Maternal and offspring intelligence in relation to BMI across childhood and adolescence

Wraw, C., Deary, I. J., Der, G. and Gale, C. R. (2018) Maternal and offspring intelligence in relation to BMI across childhood and adolescence. International Journal of Obesity, 42(9), pp. 1610-1620. (doi:10.1038/s41366-018-0009-1) (PMID:29515207) (PMCID:PMC6002784)

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Abstract

Objective: The present study tested the association between both mothers’ and offspring’s intelligence and offspring’s body mass index (BMI) in youth. Method: Participants were members of the National Longitudinal Survey of Youth 1979 (NLSY-79) Children and Young Adults cohort (n = 11,512) and their biological mothers who were members of the NLSY-79 (n = 4932). Offspring’s IQ was measured with the Peabody Individual Achievement Test (PIAT). Mothers’ IQ was measured with the Armed Forces Qualification Test (AFQT). A series of regression analyses tested the association between IQ and offspring’s BMI by age group, while adjusting for pre-pregnancy BMI and family SES. The analyses were stratified by sex and ethnicity (non-Black and non-Hispanic, Black, and Hispanic). Results: The following associations were observed in the fully adjusted analyses. For the non-Blacks and non-Hispanics, a SD increment in mothers’ IQ was negatively associated with daughters’ BMI across all age-groups, ranging from β = −0.12 (95% CI −0.22 to −0.02, p = 0.021) in late childhood, to β = −0.17 (95% C.I. −0.27 to −0.07, p = 0001), in early adolescence and a SD increment in boys’ IQ was positively associated with their BMI in early adolescence β = 0.09 (95% CI 0.01–0.18, p = 0.031). For Blacks, there was a non-linear relationship between mothers’ IQ and daughters’ BMI across childhood and between girls’ IQ and BMI across adolescence. There was a positive association between mothers’ IQ and sons’ BMI in early adolescence (β = 0.17, 95% CI 0.02–0.32, p = 0.030). For Hispanic boys, there was a positive IQ-BMI association in late childhood (β = 0.19, 95% CI 0.05–0.33, p = 0.008) and early adolescence (β = 0.17, 95% CI 0.04–0.31, p = 0.014). Conclusion: Mothers’ IQ and offspring’s IQ were associated with offspring’s BMI. The relationships varied in direction and strength across ethnicity, age group and sex. Obesity interventions may benefit from acknowledging the heterogeneous influence that intelligence has on childhood BMI.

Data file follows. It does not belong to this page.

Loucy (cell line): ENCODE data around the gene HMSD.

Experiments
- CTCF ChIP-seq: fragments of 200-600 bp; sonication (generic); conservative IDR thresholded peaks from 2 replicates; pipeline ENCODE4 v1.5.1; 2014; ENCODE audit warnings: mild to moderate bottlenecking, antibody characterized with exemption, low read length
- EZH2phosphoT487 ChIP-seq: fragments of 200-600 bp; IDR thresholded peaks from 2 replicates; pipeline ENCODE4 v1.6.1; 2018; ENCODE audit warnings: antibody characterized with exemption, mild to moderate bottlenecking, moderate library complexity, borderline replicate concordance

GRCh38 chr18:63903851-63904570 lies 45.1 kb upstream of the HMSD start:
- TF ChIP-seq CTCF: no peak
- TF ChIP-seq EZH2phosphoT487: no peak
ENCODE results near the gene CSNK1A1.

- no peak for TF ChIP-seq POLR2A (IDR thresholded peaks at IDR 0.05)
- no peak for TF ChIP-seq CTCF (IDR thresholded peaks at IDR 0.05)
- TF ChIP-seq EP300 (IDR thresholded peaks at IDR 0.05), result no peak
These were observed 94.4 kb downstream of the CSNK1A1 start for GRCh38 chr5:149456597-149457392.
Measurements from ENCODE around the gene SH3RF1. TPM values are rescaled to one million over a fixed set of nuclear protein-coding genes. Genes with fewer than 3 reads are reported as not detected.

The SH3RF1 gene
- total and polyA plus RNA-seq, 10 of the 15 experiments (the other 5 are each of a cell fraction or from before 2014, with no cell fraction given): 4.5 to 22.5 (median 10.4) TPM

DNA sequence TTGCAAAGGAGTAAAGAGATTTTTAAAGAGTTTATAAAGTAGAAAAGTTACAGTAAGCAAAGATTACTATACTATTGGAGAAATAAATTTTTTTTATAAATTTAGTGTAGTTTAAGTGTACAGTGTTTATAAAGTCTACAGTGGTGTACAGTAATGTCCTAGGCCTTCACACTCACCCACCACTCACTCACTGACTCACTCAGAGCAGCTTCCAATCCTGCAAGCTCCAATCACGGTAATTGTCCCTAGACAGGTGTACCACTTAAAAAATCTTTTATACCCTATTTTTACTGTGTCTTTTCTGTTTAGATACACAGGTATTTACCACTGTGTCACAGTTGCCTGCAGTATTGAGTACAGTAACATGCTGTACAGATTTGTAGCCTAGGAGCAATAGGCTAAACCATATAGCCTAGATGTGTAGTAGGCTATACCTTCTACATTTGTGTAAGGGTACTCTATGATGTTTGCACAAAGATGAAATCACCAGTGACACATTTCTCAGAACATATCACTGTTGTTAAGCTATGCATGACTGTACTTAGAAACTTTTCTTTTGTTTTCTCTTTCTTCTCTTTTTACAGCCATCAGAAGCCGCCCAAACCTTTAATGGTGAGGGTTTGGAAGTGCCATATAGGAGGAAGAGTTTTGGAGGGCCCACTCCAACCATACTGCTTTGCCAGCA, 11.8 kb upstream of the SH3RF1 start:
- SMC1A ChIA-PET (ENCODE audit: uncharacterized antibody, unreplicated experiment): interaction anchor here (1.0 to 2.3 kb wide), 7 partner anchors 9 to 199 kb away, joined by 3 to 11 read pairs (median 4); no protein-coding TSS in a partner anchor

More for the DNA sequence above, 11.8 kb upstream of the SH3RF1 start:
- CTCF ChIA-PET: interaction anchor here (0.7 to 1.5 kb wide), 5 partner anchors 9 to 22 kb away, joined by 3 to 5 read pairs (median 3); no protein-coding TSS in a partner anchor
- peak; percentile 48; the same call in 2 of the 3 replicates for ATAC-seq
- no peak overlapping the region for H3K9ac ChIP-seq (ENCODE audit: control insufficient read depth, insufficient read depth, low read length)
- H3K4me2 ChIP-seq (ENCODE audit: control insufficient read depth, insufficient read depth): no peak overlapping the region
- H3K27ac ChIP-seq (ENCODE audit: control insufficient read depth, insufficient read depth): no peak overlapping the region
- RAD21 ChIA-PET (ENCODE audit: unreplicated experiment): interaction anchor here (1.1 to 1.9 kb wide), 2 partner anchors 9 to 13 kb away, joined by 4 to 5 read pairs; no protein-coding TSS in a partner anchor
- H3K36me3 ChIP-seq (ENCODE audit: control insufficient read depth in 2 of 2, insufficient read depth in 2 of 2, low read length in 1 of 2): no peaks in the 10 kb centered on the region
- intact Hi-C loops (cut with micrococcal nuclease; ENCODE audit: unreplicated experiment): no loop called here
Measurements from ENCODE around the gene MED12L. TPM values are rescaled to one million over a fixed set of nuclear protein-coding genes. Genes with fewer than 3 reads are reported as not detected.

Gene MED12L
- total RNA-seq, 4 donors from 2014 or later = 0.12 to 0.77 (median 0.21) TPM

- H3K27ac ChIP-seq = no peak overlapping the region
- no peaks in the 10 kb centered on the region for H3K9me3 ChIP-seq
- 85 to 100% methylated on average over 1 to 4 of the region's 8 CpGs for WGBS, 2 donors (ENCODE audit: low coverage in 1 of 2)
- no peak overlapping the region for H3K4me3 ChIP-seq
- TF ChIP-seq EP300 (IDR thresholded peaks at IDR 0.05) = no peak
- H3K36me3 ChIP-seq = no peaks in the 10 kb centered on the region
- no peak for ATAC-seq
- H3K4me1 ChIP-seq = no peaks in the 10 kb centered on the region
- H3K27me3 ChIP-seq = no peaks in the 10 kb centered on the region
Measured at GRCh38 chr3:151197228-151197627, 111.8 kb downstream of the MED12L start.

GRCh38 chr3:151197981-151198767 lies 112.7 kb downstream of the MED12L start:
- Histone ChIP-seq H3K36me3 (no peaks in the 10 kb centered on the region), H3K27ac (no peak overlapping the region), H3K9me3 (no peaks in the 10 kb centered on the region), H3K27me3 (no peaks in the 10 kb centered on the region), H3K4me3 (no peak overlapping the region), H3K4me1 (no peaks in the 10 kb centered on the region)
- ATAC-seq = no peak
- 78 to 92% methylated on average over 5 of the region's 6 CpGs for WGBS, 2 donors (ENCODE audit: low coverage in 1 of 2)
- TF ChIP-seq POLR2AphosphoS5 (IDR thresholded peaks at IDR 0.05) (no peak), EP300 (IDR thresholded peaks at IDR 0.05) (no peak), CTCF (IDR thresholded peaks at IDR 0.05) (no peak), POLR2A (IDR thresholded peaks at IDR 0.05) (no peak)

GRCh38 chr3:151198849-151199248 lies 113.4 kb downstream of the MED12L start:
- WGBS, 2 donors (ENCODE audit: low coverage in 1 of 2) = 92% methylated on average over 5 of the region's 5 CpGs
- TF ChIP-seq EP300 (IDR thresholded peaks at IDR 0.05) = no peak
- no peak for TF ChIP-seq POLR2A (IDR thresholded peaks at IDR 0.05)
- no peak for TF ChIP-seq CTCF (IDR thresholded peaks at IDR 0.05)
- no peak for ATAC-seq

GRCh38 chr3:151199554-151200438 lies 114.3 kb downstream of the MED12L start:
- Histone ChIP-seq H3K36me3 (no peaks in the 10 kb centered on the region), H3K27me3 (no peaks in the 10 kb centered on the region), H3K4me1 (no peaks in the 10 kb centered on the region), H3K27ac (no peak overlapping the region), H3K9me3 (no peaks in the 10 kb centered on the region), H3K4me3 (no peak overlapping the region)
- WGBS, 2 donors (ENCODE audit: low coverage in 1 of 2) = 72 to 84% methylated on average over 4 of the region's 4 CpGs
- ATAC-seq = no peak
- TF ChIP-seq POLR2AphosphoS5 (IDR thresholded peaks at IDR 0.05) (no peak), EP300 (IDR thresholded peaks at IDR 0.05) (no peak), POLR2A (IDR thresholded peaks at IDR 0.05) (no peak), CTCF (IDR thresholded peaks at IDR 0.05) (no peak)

Item Type:Articles
Status:Published
Refereed:Yes
Glasgow Author(s) Enlighten ID:Der, Mr Geoffrey
Authors: Wraw, C., Deary, I. J., Der, G., and Gale, C. R.
College/School:College of Medical Veterinary and Life Sciences > Institute of Health and Wellbeing > MRC/CSO Unit
Journal Name:International Journal of Obesity
Publisher:Nature Publishing Group
ISSN:0307-0565
ISSN (Online):1476-5497
Published Online:30 January 2018
Copyright Holders:Copyright © 2018 The Authors
First Published:First published in the International Journal of Obesity 42(9): 1610-1620
Publisher Policy:Reproduced under a Creative Commons License

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Project CodeAward NoProject NamePrincipal InvestigatorFunder's NameFunder RefLead Dept
727651SPHSU Core Renewal: Measuring and Analysing Socioeconomic Inequalities in Health Research ProgrammeAlastair LeylandMedical Research Council (MRC)MC_UU_12017/13IHW - MRC/CSO SPHU